How to Take Initiative at Work
Six steps to help you effectively take initiative in the workplace
By David Cox, SPHR, SHRM-SCP | August 24, 2017
Knowing when and how to take initiative is valued by employers as signs of professional growth and leadership potential. The good news is that initiative is a skill that you can develop. Here are a few steps that have proven helpful along the way:
Develop your career plan
Research has shown that employees who have a long-term career plan are more likely to take initiative. This is especially true when the actions or decisions initiated will help them further their career goals.
Build your self-confidence
It can take courage and a strong sense of self to show initiative, especially if you fear that people may disagree with your actions or suggestions. Start taking initiative with smaller decisions and actions. This will build your confidence as you develop a successful record of initiative throughout your career
Watch for opportunities and recommend improvements
Employees who show initiative often do so by acting on opportunities others have failed to notice. Such employees are interested in their organization and how it works, and they keep an open mind to new ideas and possibilities.
You should always take note of areas for possible improvement in your organization. As you notice opportunities and potential improvements, consider the following:
- What would our customers (internal and external) want us to improve? What could we do that would be more helpful to them? How can we improve quality?
- What small problems do we have that could grow into bigger ones?
- What slows our work or makes it more difficult? What do we often fail to achieve? Where do we have “bottlenecks?” What seems to frustrate and irritate the people on our team?
Get into the habit of looking for these things, and when things go wrong, think about how you can fix them.
Challenge your own ideas
Imagine you’ve come up with a creative way of breaking through a “bottleneck” in your customer service process. It may seem like a great idea, but before you head straight to your boss with your idea, stop and do some homework. Think about the costs and risks associated with the idea.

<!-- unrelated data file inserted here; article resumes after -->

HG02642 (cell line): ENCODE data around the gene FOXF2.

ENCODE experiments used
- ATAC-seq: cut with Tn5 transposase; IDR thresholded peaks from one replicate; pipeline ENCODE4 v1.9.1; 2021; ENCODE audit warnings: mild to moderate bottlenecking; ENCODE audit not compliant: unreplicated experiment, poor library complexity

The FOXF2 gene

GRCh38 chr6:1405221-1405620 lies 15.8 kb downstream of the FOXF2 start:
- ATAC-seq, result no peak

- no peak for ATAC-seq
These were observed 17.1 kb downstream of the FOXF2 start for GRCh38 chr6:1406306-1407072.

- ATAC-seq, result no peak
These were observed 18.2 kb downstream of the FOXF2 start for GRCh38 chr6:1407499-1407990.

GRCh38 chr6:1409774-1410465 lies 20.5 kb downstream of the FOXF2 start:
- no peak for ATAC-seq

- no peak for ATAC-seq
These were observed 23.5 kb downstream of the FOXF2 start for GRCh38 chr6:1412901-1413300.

Where risks or costs are more significant, take initiative and prepare a formal proposal, asking for authorization before you go ahead.
Develop “Rational Persistence”
I once heard the term persistence defined as, “the art of moving forward even when you encounter setbacks or difficulty.” Employees who demonstrate initiative often encounter difficulties and setbacks along the way. One of my graduate instructors encouraged “rational persistence,” meaning to listen, consider, and appropriately change direction depending on results and the input of others.
Persisting with an idea, is much easier if you learn how to manage change effectively. This can often make the difference between the success and failure of an initiative.
While it’s important to take initiative, it’s just as important to be wise in doing so. Taking initiative without fully considering the idea you want to implement can result in unintended consequences. For example, if an initiative generates too much extra work for others, a well-intended idea could result in conflict.
Successful initiative requires good decision-making skills. The more you develop these skills, the more objective you’ll be at judging when an idea is good, and when it isn’t. This way, you can develop a reputation both for initiative and good judgment – an invaluable combination at work.